I have been working in a school that holds its values close; all our work is grounded in these values. One value, that of Tikkun Olam (“Repairing the World”), is a driving force. I recognize that the world is not a safe and equitable place, and I want to be part of making it a better, safer, more equitable world.
(To begin learning about systemic racism, please see the list of useful resources below).
How to begin learning about equity
Luckily, there are so many resources for how to build more equity and how to work for a more just world. It’s ok to start from where you are at, and it’s also ok to read, learn, listen, and reflect–because the work starts with you and who you are.
Every single anti-bias, anti-racist training that I have attended or led tends to start in the same place: with agreements about what our behavior will be (the Norms of the training) and with a self-examination of our personal identity and culture.
Norms for engaging in anti-racist work
I offer you some norms when starting on this journey, and I would like to invite everyone to keep these close when doing this work, in person and on social media. These norms are adapted the seven agreements shared in “Guidelines for Productive Work Sessions” by Visions Inc.
- Practice Active Listening: Be willing to be surprised and learn something new. In this case, silence is not complicity. Listening actively can be a way to learn.
- Try It On: Be willing to “try on” new ideas or ways of doing things that might not be familiar or what you prefer.
- Practice Self-Focus: Attend to and speak about your own experiences and responses. Do not speak for a whole group or express assumptions about the experience of others.
- Understand the Difference Between Intent and Impact: Try to understand and acknowledge impact. Denying the impact of something said by focusing on intent is often more destructive than the initial interaction.
- Practice “Both / And”: When speaking (or writing), substitute “and” for “but”. This practice acknowledges and honors multiple realities.
- Refrain from Blaming or Shaming Self and Others: we are all on this journey.
- Move Up / Move Back: If you tend to use your voice often, consider “moving back” and vice versa.
Anti-racist work begins with self-examination
The other starting place that I invite you to explore is your own identity. Who are you? What is your culture? Many people, especially those who grow up with a White lens, they don’t really think about their own culture, at least until they come up against the culture of someone else who they think is like them. In my family, it started with “how do you say thank you for gifts?” Because the way my family believes is “right” is pretty different from that of my husband’s family, and hurt feelings happened all around. Now extrapolate that to grieving, celebrations, and what you think is normal for breakfast. We all have culture. As world language teachers, we are very used to looking at and finding joy in other cultures; we are multilingual and are often experienced at living in another culture. Friends, this is an asset! We already have a sense that the way we think things are and should be done is not the same the world over! This is a great mindset to start with!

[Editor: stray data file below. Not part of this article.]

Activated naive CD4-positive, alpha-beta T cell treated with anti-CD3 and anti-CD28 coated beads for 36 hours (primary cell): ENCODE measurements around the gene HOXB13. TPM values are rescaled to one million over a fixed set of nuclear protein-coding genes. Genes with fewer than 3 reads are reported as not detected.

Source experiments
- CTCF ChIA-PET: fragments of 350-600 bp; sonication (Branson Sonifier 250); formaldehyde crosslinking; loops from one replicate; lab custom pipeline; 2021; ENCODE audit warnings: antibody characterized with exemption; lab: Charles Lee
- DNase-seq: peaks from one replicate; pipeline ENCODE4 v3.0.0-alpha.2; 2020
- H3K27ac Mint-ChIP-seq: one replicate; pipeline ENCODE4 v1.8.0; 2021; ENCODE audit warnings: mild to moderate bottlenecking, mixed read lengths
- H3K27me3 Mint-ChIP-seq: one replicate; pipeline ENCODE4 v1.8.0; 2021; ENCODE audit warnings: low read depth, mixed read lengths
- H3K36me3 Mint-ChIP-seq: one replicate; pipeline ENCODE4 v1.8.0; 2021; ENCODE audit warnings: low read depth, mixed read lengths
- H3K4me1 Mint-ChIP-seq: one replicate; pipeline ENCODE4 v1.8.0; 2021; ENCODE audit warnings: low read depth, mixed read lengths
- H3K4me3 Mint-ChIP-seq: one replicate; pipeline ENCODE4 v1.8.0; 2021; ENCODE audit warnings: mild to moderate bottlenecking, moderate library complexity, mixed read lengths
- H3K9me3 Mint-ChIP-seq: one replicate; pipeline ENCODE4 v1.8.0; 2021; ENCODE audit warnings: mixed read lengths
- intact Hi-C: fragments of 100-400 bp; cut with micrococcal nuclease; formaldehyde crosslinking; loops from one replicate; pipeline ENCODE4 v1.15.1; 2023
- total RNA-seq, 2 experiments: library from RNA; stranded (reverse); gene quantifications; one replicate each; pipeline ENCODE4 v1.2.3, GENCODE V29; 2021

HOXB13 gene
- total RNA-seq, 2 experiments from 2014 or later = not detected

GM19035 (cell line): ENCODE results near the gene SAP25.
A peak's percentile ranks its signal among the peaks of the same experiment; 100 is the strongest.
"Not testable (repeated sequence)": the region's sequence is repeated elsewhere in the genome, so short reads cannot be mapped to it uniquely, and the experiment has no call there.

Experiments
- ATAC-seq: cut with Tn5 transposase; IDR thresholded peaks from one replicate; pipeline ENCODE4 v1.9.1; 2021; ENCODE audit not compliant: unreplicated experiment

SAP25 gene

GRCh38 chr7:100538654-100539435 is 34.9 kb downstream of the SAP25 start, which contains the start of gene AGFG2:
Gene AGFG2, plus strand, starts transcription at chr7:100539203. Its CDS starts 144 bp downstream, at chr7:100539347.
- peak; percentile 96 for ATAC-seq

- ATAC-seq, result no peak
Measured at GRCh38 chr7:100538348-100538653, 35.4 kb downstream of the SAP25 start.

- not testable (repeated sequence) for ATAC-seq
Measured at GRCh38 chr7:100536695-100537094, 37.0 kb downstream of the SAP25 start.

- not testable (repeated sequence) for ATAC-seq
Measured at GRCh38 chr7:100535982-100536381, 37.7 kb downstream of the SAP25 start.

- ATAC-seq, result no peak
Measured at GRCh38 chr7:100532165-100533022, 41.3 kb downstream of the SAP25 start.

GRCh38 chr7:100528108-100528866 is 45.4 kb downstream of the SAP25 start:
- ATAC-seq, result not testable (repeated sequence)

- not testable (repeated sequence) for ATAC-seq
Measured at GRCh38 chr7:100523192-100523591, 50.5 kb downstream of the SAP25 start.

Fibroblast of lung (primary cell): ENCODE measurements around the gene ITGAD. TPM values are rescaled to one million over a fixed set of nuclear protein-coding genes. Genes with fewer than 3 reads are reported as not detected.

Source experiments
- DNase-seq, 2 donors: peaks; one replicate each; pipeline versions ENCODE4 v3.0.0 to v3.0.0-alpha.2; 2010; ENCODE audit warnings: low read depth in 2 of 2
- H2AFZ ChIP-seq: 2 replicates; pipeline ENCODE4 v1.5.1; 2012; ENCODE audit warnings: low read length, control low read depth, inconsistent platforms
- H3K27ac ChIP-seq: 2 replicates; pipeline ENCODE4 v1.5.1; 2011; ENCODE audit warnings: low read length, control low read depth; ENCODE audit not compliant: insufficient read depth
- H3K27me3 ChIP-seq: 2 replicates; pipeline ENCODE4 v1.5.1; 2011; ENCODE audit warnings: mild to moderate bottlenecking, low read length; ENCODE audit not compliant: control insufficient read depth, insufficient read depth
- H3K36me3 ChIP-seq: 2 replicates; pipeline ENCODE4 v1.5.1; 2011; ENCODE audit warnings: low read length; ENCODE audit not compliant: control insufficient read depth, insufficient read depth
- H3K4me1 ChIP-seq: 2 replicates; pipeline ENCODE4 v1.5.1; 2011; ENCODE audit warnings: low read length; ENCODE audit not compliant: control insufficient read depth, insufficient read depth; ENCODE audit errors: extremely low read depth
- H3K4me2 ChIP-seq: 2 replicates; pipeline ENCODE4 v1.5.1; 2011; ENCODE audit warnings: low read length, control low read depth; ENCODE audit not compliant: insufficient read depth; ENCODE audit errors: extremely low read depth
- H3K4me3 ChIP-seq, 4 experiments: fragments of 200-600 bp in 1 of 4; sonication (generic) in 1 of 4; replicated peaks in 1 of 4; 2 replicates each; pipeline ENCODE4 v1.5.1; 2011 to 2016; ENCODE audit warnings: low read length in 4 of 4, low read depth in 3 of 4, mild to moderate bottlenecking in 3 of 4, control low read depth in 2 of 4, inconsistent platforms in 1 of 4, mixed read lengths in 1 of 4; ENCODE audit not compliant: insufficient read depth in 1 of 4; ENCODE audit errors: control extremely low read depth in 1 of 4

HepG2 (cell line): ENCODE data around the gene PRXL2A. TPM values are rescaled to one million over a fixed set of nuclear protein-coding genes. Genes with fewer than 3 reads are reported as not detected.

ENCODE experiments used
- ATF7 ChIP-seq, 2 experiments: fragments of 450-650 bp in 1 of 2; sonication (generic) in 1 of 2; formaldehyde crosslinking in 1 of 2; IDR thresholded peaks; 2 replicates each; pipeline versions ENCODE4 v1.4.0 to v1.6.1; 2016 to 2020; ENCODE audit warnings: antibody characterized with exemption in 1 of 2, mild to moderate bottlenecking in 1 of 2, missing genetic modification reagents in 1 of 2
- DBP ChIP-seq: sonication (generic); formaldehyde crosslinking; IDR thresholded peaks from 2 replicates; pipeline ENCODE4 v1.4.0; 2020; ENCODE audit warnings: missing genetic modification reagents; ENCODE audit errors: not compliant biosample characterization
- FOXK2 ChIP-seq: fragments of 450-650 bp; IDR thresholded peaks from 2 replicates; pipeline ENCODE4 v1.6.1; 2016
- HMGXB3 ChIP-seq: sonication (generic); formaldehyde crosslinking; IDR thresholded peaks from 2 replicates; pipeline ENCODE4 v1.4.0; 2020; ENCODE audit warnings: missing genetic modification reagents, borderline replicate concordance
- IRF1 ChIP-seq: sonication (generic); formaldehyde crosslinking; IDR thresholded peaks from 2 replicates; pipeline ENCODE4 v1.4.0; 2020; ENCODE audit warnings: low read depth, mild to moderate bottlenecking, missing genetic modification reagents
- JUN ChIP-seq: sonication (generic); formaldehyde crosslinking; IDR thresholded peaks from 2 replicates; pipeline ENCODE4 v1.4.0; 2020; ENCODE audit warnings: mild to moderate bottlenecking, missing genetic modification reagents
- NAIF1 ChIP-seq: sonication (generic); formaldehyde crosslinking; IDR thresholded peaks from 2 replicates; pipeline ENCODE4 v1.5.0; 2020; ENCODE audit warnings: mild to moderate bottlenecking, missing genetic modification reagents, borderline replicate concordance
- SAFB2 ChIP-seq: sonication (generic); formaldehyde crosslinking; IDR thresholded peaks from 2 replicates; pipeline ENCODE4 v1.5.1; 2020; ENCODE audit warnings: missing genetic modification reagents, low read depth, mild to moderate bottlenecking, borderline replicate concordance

In a recent interview with National Public Radio, Robin DiAngelo, the White author of White Fragility, asked readers to reflect on their own experiences, and I would like to offer you a concrete way to begin that reflection. In an oft-cited article by Peggy McIntosh called White Privilege: Unpacking the Invisible Knapsack, the author talks about all the experiences she gets to have as a White woman that are not universal. From being able to find band-aids and crayons in her approximate skin color to being able to protect her children most of the time from people who don’t like them, Ms. McIntosh crafts a powerful list of her own privileges. If you haven’t read it–I mean really read it and reflected on it–I highly recommend that you do so. It is a place to start.
Resources to begin learning about race and racism
I have been doing this kind of work for a long time, and what follows are my recommendations of resources that I think can specifically support teachers in anti-racist work. In addition, look for more posts from me in the coming months about assessment and grading practices that support equity in the classroom, and why these practices are so important.
Please note: This list is not exhaustive; it isn’t even a very long list. These are just the resources that I use and reflect on. Please accept my apologies if you have a resource that you particularly love that is not on this list, and please do add it in the comments!